Scientists from University College London (UCL) have found three new multiple sclerosis (MS) subtypes – by using artificial intelligence (AI).
Researchers wanted to find out if there were patterns in brain images that could help guide MS treatment choices and identify patients with the best chance of responding to specific therapies.
To achieve this they applied the UCL-developed AI tool, SuStaIn (Subtype and Stage Inference), to the MRI brain scans of 6,322 MS patients. According to the University, the unsupervised SuStaIn trained itself and identified three previously unknown patterns – which became known as the new subtypes called ‘cortex-led’, ‘normal-appearing white matter-led’, and ‘lesion-led.’
After completing its analysis on the training MRI dataset, SuStaIn was ‘locked’ and then used to ‘identify the three subtypes in a separate independent cohort’ of 3,068 patients, for validation purposes.
It’s hoped the breakthrough will help identify those ‘more likely to have disease progression’ and ‘target treatments more effectively’. According to UCL, researchers say ‘the findings suggest that MRI-based subtypes predict MS disability progression and response to treatment’ and can now be used to ‘define groups of patients in interventional trials’ – although further research and clinical trials are required to confirm the findings.
The study’s lead author Dr Arman Eshaghi, from the UCL Queen Square Institute of Neurology, said: “Currently MS is classified broadly into progressive and relapsing groups, which are based on patient symptoms; it does not directly rely on the underlying biology of the disease, and therefore cannot assist doctors in choosing the right treatment for the right patients.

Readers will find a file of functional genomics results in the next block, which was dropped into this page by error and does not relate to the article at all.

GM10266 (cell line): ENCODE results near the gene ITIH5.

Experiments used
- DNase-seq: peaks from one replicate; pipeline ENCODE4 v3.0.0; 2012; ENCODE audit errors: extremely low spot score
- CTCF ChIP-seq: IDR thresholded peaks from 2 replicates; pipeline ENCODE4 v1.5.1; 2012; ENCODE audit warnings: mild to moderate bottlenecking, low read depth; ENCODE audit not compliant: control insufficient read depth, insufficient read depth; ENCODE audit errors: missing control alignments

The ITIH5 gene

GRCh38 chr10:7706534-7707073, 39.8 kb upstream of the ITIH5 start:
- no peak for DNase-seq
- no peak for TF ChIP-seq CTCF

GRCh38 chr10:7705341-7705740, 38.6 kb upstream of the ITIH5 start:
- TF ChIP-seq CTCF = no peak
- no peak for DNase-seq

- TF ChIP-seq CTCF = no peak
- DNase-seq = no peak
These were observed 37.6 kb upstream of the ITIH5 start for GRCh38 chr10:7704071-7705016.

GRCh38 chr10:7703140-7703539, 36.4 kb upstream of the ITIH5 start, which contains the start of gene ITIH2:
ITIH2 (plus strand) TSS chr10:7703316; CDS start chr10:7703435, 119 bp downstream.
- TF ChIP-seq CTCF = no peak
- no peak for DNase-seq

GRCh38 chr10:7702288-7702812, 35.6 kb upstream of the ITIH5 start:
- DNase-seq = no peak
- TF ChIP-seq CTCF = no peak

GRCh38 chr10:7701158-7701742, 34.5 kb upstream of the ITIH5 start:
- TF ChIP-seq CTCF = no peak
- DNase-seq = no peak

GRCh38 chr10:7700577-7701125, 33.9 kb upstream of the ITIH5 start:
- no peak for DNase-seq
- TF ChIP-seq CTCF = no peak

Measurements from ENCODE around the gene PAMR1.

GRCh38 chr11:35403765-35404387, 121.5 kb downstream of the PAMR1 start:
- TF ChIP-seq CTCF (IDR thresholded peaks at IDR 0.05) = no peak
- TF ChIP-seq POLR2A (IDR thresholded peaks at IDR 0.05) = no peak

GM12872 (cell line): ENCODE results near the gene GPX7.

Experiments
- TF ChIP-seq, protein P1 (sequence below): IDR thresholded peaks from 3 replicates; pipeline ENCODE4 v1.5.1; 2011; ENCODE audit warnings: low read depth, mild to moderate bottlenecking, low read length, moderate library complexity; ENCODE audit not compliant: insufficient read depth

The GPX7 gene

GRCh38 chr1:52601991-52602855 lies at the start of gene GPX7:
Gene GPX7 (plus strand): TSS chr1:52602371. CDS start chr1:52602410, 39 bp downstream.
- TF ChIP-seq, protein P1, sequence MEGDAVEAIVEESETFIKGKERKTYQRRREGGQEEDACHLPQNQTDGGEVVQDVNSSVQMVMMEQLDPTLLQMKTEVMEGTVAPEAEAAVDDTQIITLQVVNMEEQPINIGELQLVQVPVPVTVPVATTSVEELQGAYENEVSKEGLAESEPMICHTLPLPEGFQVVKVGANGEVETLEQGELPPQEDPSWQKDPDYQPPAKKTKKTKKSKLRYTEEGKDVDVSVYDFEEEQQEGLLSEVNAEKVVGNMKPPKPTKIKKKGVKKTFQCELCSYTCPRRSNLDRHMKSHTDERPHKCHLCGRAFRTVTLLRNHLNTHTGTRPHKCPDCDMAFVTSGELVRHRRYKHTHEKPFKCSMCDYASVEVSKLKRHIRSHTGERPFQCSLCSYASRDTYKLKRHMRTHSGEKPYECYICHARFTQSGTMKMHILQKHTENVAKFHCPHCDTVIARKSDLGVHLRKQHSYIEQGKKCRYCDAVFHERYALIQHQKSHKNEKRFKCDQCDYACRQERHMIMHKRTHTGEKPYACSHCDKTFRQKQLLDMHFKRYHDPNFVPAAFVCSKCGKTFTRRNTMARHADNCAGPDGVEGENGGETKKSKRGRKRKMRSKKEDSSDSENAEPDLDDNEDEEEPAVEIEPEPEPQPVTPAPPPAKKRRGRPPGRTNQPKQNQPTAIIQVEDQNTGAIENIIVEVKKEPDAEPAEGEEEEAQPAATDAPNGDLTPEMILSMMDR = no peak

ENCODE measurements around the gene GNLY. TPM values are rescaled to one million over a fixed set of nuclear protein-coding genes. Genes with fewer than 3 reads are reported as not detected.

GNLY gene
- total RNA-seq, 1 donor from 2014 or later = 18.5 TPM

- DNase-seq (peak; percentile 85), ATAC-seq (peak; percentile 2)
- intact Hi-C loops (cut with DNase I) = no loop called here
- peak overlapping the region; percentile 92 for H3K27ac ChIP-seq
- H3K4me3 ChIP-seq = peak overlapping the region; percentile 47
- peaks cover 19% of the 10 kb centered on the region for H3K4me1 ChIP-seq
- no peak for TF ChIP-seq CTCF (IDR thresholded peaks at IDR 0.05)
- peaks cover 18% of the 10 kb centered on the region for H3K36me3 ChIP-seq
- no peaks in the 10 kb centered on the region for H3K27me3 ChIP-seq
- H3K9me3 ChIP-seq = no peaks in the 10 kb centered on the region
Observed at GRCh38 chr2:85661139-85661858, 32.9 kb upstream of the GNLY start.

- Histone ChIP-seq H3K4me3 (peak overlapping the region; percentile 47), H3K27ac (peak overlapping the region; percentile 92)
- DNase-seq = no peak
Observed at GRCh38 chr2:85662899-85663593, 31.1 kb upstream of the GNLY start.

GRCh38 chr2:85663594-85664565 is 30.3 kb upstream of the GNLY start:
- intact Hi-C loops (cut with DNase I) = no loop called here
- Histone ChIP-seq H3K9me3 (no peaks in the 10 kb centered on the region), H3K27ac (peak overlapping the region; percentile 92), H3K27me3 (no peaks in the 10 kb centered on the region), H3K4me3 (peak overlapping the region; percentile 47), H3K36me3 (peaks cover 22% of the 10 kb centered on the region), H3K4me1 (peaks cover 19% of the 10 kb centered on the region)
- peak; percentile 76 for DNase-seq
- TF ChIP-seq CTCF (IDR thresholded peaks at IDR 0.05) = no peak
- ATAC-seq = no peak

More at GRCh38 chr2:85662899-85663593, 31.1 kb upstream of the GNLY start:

“Here, we used artificial intelligence and asked the question: can AI find MS subtypes that follow a certain pattern on brain images? Our AI has uncovered three data-driven MS subtypes that are defined by pathological abnormalities seen on brain images.
“While further clinical studies are needed, there was a clear difference, by subtype, in patients’ response to different treatments and in accumulation of disability over time. This is an important step towards predicting individual responses to therapies.”
Professor Alan Thompson, Dean of the UCL Faculty of Brain Sciences, added: “With the help of AI and large datasets, we have made the first step towards a better understanding of the underlying disease mechanisms which may inform our current clinical classification. This is a fantastic achievement and has the potential to be a real game-changer, informing both disease evolution and selection of patients for clinical trials.”
According to UCL study, MS affects over 2.8 million people globally. While the MS Society and Public Health England report that there are currently over 130,000 people in the UK with the condition and 7,000 being newly diagnosed every year.
The full paper – ‘Identifying multiple sclerosis subtypes using unsupervised machine learning and MRI data’ – is now published in Nature Communications and available to read online.
As well as in important research and disease detection, HTN has previously covered how AI is currently being applied in a broad range of areas – from ophthalmology and colonoscopies through to drug creation. Read some of the other case studies we’ve found so far in our three-part series: the diverse applications of AI in healthcare.